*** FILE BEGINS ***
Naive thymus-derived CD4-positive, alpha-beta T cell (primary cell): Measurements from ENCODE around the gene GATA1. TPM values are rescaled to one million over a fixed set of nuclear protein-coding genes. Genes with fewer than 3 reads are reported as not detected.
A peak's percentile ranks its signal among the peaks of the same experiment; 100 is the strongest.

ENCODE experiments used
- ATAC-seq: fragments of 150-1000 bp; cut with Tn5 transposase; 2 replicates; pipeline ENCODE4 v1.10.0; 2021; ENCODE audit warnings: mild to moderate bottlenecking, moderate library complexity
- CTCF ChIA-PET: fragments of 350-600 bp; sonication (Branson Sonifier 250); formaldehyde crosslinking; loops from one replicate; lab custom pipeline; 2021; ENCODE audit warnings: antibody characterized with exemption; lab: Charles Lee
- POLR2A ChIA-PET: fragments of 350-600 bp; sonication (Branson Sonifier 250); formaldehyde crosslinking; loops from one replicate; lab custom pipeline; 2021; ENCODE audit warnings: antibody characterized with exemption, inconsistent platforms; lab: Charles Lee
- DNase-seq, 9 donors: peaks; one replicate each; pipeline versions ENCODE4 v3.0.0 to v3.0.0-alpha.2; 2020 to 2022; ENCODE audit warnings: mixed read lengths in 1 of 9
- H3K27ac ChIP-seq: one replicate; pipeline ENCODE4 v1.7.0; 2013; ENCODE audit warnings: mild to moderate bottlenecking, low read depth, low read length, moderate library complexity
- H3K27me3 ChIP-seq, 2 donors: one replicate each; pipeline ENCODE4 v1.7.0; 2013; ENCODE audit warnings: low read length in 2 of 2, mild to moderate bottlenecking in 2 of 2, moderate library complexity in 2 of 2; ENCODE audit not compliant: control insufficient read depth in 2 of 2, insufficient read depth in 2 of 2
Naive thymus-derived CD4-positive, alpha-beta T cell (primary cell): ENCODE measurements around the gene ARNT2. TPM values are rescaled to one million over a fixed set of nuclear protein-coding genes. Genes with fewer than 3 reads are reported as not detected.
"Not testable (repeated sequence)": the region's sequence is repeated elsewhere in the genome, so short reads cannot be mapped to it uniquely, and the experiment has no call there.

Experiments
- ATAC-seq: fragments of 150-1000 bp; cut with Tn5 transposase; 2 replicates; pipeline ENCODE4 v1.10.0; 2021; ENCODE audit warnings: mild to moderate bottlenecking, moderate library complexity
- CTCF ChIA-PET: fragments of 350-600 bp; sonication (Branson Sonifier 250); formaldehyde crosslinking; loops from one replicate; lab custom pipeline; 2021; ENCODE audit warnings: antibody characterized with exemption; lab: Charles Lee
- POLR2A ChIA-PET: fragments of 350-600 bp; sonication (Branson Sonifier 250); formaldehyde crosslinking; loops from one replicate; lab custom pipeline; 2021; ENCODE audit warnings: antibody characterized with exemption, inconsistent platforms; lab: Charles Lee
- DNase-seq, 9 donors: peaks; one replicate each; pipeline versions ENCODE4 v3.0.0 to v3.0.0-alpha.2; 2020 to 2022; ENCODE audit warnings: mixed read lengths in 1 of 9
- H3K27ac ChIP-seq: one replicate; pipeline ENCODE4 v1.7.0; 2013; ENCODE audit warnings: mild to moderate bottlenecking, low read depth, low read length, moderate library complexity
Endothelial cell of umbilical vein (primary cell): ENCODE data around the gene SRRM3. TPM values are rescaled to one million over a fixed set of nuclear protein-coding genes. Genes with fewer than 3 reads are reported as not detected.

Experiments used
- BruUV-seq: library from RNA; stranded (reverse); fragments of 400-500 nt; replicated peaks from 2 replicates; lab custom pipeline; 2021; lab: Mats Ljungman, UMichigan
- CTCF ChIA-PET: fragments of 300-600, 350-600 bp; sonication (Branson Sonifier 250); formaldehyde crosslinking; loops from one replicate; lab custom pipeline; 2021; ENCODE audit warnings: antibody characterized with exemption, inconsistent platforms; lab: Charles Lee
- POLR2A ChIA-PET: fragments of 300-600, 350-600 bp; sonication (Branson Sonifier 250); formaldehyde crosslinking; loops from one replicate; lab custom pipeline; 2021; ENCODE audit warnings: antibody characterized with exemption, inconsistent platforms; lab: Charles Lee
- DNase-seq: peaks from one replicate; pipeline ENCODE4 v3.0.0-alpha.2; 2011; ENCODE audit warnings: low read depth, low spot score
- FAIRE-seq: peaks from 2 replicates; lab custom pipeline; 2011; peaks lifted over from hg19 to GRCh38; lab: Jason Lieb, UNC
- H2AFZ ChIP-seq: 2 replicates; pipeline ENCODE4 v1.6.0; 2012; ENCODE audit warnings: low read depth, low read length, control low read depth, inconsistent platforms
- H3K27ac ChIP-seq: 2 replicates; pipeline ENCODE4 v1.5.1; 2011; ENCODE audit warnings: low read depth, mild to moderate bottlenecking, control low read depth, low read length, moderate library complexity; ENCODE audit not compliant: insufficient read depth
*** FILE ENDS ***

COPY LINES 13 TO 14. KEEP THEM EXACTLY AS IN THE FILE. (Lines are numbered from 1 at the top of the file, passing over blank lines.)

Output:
- ATAC-seq: fragments of 150-1000 bp; cut with Tn5 transposase; 2 replicates; pipeline ENCODE4 v1.10.0; 2021; ENCODE audit warnings: mild to moderate bottlenecking, moderate library complexity
- CTCF ChIA-PET: fragments of 350-600 bp; sonication (Branson Sonifier 250); formaldehyde crosslinking; loops from one replicate; lab custom pipeline; 2021; ENCODE audit warnings: antibody characterized with exemption; lab: Charles Lee